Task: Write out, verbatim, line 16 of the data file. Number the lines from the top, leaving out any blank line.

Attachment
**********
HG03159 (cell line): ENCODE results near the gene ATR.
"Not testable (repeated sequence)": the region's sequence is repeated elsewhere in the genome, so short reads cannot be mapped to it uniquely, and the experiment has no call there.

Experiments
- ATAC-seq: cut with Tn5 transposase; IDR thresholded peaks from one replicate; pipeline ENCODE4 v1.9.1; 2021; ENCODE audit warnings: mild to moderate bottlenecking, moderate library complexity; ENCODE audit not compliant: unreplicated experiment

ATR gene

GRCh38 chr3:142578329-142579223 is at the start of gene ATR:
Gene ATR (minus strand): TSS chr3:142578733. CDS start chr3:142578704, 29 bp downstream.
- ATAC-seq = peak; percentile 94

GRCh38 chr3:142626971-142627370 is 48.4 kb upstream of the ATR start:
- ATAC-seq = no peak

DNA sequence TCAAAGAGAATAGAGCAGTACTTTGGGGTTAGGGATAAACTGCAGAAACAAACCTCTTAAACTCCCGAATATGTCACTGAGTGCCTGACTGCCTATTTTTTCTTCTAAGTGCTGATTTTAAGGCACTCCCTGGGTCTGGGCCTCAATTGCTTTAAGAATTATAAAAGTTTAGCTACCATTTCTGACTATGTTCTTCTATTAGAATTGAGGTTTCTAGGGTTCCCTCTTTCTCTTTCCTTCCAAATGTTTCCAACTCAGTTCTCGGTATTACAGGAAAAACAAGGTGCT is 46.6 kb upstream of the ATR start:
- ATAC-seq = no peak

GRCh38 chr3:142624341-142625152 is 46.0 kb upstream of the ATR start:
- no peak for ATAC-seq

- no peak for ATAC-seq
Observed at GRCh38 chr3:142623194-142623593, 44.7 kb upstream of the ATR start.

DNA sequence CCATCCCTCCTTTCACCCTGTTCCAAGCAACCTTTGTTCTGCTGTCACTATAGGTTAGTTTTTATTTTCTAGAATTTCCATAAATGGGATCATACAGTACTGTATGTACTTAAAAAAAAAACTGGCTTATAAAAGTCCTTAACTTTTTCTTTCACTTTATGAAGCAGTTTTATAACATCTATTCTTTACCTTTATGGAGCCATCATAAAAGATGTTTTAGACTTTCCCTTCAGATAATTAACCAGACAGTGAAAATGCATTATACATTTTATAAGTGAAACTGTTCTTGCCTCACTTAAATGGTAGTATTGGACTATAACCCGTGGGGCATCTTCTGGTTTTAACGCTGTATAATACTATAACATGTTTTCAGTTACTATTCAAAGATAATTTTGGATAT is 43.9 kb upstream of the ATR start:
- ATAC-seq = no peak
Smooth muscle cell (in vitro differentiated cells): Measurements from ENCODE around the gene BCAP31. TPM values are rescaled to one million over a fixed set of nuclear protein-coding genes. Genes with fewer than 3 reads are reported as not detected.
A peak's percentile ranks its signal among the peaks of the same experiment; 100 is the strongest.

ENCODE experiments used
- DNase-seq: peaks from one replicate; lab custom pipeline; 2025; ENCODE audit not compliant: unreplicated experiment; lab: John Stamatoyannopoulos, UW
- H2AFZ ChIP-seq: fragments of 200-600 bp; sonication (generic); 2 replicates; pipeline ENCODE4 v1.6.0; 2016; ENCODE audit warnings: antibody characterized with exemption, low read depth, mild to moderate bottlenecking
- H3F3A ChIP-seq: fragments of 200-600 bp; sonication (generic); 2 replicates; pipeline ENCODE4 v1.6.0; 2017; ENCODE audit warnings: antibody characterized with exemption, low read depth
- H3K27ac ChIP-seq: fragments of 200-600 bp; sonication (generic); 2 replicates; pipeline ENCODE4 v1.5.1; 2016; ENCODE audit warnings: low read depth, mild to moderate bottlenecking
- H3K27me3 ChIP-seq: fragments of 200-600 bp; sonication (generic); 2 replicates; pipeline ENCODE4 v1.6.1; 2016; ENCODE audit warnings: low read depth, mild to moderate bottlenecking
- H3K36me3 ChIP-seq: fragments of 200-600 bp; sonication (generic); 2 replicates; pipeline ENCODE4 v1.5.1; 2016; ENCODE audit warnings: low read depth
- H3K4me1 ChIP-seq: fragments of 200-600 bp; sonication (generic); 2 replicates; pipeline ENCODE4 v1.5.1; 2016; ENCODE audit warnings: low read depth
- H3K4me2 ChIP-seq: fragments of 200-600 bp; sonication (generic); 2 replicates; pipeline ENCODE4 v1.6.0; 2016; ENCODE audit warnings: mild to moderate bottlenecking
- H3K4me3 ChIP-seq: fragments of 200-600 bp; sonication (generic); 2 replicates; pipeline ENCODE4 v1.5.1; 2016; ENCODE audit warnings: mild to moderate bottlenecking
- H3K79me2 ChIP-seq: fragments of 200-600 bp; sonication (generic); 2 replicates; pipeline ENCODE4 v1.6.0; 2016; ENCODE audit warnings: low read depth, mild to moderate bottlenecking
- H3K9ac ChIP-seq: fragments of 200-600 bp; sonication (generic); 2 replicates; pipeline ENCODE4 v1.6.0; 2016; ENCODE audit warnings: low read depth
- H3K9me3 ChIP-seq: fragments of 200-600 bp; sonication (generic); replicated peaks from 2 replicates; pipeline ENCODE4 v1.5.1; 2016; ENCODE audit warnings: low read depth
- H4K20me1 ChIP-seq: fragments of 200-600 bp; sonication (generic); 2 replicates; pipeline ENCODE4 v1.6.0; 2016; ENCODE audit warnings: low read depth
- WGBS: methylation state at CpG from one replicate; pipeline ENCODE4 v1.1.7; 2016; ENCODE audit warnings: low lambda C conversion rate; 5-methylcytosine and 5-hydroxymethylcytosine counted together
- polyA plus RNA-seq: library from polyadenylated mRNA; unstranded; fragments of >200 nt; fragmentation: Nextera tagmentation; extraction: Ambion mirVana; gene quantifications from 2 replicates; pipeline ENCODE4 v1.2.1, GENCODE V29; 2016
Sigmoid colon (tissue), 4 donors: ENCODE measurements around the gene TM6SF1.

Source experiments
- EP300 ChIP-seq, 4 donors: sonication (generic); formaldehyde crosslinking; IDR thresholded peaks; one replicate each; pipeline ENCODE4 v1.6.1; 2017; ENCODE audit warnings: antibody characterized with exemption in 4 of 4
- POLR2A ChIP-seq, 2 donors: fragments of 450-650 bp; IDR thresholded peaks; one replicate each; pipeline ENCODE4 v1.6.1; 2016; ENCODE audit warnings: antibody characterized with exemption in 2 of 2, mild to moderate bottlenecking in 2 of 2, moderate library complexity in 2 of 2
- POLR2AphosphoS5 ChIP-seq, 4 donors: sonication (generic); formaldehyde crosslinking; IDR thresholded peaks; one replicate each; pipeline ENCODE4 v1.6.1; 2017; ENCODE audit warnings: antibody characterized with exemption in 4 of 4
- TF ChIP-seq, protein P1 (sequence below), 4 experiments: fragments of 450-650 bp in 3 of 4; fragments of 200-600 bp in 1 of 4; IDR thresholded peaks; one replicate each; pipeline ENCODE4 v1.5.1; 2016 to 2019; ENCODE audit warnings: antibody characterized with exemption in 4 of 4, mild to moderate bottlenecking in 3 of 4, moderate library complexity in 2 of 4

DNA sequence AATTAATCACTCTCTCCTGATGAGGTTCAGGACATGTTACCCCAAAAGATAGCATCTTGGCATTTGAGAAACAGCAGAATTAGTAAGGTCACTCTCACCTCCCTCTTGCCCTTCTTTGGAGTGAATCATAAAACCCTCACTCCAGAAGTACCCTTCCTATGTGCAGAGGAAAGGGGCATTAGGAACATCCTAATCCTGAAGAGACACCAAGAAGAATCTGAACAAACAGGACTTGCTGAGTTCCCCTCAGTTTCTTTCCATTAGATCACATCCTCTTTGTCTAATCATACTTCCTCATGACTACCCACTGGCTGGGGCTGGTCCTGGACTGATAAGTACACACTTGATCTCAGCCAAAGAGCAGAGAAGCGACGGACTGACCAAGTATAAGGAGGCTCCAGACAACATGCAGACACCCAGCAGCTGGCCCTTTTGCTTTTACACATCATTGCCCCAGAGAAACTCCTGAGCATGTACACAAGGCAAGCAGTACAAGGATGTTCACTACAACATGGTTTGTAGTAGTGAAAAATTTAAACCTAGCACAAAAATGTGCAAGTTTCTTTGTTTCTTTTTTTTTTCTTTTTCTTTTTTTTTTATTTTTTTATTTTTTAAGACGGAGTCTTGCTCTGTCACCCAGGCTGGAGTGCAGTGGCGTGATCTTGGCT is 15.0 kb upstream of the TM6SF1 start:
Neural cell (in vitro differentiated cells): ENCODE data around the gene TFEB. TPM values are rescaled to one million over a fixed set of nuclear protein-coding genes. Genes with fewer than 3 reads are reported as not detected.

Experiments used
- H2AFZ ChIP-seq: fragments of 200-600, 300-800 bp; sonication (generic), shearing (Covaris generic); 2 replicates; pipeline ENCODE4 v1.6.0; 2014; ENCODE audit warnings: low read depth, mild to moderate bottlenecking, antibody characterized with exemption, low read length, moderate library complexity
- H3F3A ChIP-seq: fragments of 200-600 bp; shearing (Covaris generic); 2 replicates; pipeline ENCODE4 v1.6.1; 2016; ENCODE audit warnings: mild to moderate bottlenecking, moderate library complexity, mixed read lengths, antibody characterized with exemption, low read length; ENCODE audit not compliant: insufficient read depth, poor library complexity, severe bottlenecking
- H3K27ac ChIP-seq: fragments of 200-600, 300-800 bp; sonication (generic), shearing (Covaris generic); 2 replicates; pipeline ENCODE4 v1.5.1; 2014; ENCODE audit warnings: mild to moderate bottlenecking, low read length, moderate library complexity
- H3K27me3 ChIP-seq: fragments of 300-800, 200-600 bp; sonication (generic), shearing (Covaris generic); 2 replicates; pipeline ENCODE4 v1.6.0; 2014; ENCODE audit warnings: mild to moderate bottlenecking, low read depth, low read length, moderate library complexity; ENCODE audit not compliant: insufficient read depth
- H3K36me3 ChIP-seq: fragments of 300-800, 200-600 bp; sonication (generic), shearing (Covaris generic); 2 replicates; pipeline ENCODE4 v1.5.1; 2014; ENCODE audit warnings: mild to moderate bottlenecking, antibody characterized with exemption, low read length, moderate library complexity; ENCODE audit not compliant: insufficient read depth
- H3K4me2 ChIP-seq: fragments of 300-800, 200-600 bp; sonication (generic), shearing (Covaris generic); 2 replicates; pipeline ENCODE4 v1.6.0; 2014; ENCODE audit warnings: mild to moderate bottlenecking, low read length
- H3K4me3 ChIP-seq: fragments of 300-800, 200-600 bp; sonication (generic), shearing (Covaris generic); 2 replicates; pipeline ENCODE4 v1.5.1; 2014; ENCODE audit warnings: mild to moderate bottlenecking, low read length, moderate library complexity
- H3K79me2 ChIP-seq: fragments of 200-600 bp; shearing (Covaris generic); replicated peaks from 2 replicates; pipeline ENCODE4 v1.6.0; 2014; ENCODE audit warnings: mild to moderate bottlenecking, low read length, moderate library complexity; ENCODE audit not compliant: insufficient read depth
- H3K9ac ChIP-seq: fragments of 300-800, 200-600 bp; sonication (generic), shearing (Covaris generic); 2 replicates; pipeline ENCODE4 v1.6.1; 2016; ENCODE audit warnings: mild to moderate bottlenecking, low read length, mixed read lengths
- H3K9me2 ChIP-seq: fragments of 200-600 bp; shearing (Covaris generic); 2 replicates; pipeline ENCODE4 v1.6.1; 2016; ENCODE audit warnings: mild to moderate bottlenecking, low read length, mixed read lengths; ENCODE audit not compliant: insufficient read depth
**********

Observed at GRCh38 chr3:142623194-142623593, 44.7 kb upstream of the ATR start.